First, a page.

Support groups for lymphoma patients offer more information on learning about these techniques.

Q. Can lymphomas occur in other parts of the body than the lymph nodes ? 
Yes, tumors can be found in other organs, such as the liver, the stomach, or even the brain. Sometimes tumors in organs are found even if tumors have not been found in the lymph nodes.

Q. Are new treatments for lymphoma being developed? 
Yes. Many new therapies, or combinations of therapies, are being studied. Working with a trained oncologist will help to insure that you receive the most up-to-date and effective treatment.


Q. What is Anemia?
Anemia is a common and potentially dangerous condition of the blood brought about when your body does not produce enough red blood cells. RedBlood cells contain a substance called hemoglobin that carries oxygen to all the cells of your body. Without enough oxygen, your muscles and organs work less efficiently.

That's why one of the common signs of possible anemia is feeling tired all the time. Simply defined, anemia occurs when you have a lower than normal hemoglobin level or red blood cell count.

Q. What are the causes of Anemia?
There are a number of different types of anemia and the symptoms will vary by type. In general, potential causes include a number of disease such as heart disease, chronic kidney disease, diabetes, and cancer; inflammatory disease like rheumatoid arthritis and inflammatory bowel syndrome; and a number of other conditions such as excessive blood loss, nutritional deficiencies, adverse reactions to certain medications, chemotherapy, and certain problems affecting bone marrow. Women who experience heavy menstrual periods often suffer from iron deficiency anemia.

Q. What are some common symptoms of Anemia?

  • Feeling tired all the time
  • Shortness of breath
  • Chest pain
  • Dizziness
  • Pale looking skin
  • Feeling cold all the time
  • Numbness or tingling in the hands or feet
  • Confusion
  • Ringing in ears
  • Low Blood Pressure

If you have been experiencing any of these symptoms all (or most) of the time, you could be anemic.

Q. Is Anemia Treatable?
Anemia is treatable, but the treatment is dependent upon the type of anemia present. It may be as simple as including more foods that contain iron into your diet, to things more complex such as vitamin B-12 injections, drug therapy, or surgery. That is why it is so important to discuss your concerns about anemia with your doctor. Only a doctor can determine what course of action is the correct one for your unique condition. Talk to your doctor.

Q. What are normal hemoglobin ranges?

Normal * Hemoglobin Ranges:
Hemoglobin Male: 14-18 g/dL
Female: 12-16 g/dL

Hemoglobin is measured in grams (g) per deciliter (dL)

*This should be used as a guide for identification purposes only. The average hemoglobin level for men is 16 g/dL and women is 14 g/dL. However, the definition of "normal" varies from person to person. Therefore, your healthcare provider will determine the level at which treatment would be appropriate for you.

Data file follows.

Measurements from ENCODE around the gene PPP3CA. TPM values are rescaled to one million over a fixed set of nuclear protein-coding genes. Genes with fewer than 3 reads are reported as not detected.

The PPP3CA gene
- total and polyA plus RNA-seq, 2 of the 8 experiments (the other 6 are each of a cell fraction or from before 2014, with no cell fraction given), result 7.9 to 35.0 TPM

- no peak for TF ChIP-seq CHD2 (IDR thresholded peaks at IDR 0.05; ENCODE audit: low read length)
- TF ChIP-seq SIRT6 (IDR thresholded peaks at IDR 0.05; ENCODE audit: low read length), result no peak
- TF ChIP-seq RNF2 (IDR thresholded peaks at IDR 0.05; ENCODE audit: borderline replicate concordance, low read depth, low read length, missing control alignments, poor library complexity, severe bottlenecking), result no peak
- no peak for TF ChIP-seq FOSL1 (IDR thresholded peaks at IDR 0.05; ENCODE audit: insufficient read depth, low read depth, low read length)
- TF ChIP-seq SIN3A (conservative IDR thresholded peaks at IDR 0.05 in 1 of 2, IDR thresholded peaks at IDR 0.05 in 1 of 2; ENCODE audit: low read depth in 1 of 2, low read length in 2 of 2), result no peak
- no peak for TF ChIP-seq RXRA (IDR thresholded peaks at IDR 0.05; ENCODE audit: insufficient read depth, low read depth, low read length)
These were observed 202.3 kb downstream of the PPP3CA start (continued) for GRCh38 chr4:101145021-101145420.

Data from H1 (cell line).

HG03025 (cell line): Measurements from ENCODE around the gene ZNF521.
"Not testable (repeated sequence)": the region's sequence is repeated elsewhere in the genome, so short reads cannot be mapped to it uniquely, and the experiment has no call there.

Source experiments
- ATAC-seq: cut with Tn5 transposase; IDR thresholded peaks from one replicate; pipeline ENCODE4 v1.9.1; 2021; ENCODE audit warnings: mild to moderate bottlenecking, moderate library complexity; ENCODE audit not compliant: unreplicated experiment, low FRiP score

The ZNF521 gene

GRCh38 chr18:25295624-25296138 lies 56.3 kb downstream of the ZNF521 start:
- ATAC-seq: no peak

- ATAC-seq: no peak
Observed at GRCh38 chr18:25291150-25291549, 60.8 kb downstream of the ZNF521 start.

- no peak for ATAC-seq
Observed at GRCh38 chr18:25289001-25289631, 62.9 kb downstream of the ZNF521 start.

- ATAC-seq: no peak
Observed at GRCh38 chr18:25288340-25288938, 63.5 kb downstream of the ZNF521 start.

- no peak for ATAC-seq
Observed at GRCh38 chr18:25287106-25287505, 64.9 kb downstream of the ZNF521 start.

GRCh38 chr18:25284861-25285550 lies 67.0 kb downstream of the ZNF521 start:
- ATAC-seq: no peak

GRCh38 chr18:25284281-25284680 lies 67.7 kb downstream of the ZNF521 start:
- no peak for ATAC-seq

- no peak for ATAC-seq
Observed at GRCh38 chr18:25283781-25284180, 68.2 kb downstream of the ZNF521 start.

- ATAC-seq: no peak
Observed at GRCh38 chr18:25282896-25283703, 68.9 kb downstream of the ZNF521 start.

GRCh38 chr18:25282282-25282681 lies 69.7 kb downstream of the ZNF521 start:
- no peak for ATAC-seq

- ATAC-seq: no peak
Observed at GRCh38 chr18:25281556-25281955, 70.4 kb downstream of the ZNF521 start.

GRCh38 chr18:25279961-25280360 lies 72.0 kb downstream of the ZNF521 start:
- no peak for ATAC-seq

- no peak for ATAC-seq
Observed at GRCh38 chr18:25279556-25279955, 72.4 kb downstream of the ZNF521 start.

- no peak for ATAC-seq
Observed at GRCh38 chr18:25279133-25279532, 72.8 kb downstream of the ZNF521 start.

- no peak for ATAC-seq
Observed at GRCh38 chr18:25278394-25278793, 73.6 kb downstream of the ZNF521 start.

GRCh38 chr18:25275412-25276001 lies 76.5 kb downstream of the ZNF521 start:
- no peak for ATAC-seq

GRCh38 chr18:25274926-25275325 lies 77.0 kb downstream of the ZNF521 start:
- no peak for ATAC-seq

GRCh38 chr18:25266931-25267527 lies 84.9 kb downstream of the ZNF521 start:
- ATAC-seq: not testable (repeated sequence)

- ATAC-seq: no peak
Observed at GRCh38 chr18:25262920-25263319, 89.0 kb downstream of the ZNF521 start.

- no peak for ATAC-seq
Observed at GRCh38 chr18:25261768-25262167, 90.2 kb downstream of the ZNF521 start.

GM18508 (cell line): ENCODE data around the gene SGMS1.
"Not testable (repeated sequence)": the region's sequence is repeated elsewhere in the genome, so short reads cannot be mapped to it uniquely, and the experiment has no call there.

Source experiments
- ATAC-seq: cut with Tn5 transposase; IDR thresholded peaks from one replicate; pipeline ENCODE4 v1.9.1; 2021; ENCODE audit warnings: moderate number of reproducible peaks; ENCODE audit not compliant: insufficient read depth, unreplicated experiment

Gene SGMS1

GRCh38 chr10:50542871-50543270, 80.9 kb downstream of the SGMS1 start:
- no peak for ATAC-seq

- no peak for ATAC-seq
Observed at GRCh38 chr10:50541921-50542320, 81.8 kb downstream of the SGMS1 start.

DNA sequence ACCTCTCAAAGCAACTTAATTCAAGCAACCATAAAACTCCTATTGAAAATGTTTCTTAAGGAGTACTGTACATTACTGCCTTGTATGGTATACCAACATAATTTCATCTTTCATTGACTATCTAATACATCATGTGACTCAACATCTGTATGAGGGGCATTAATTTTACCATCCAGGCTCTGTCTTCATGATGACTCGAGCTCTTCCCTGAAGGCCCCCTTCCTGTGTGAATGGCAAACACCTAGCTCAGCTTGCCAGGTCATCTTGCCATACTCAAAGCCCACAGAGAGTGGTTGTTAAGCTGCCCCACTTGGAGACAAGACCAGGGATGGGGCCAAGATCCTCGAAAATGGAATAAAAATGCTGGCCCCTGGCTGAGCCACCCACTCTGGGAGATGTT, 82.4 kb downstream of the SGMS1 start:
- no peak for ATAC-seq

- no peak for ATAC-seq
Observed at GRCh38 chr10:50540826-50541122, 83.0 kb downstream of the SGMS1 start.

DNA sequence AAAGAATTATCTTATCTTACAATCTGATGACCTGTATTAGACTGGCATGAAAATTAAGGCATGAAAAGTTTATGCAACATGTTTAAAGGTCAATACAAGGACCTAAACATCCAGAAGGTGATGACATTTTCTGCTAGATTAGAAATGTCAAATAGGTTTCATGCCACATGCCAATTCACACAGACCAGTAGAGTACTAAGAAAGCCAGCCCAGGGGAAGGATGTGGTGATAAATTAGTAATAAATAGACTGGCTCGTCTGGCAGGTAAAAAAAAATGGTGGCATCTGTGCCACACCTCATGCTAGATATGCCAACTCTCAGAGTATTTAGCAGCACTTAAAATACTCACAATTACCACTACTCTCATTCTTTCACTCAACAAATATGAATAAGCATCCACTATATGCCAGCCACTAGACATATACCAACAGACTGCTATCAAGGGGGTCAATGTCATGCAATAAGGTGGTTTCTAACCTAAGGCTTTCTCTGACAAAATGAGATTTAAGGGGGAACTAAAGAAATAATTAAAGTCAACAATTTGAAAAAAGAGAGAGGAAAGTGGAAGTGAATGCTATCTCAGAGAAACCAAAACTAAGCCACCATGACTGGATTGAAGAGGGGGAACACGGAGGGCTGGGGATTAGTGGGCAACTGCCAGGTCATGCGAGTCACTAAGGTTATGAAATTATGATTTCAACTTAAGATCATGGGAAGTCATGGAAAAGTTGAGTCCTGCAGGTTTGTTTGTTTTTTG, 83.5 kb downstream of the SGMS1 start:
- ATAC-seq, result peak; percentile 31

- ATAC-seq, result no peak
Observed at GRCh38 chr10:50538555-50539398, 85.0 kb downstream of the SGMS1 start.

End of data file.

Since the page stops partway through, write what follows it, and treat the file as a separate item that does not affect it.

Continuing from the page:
Q. What happens when you have thalassemia?
People whose genes are affected by these changes may produce less haemoglobin or haemoglobin that are less efficient in carrying oxygen. Their red blood cells tend to getdestroyed faster too.

When that happens, they do not have enough haemoglobin or red blood cells (anaemia) to carry oxygen around in their body, and they may appear pale and feel fatigued.

The type of thalassemia one has depends on the defective gene a person inherits. The two major types of thalassaemia are alpha and beta thalassemia, but some people can have delta thalassemia as well.

Q. Is it a common disease?
While thalassemia is found in almost every country worldwide, it is more commonly found in Mediterraneans and Asians.

According to the data from the National Thalassemia Registry, currently there are 4,768 thalassemia patients registered in Malaysia. Although some may have mild disease and are not detected or recorded by the registry, among the recorded cases, 2,800 patients require regular blood transfusion.

Q. What are the common signs and symptoms?
The signs and symptoms include fatigue, weakness, shortness of breath, pale appearance and a protruding abdomen.

The severity of symptoms depends on the type of the disease. Those with thalassemia major are people who have severe symptoms of thalassemia, while those with thalassemia intermedia have moderate symptoms. People who have thalassemia minor are people who carry the changes in their genes (carriers), but are healthy and have mild or no symptoms.

The symptoms of thalassemia major start very young, usually at the age of 6 months, although the severe ones could start earlier.
For thalassemia major, diagnosis is usually made in the first year of life.
The child may have poor feeding and poor growth. The parents may notice that the child is pale and that the abdomen is distended due to an enlarged spleen and/or liver.

Q. Are there many thalassemia carriers around?
Based on the many screening studies conducted (including those by the Ministry of Health), the carrier rate averages at about 5%, which means about one in 20 Malaysians carry the thalassemia gene.

Thalassemia carriers should not be worried or stigmatised by their carrier status. However, they need to be aware of the risks involved when they have children with another thalassemia carrier. For instance, when both parents are beta thalassemia carriers, there is a 25% chance their child will have thalassemia.

Q. How is it diagnosed?
Thalassemia is diagnosed by a series of blood tests. The first blood test evaluates the quality, shape and size of a person's red blood cells. If they are not normal, further tests, including tests to evaluate the haemoglobin and DNA, will be performed to diagnose the disease.

Q. Is it treatable or curable?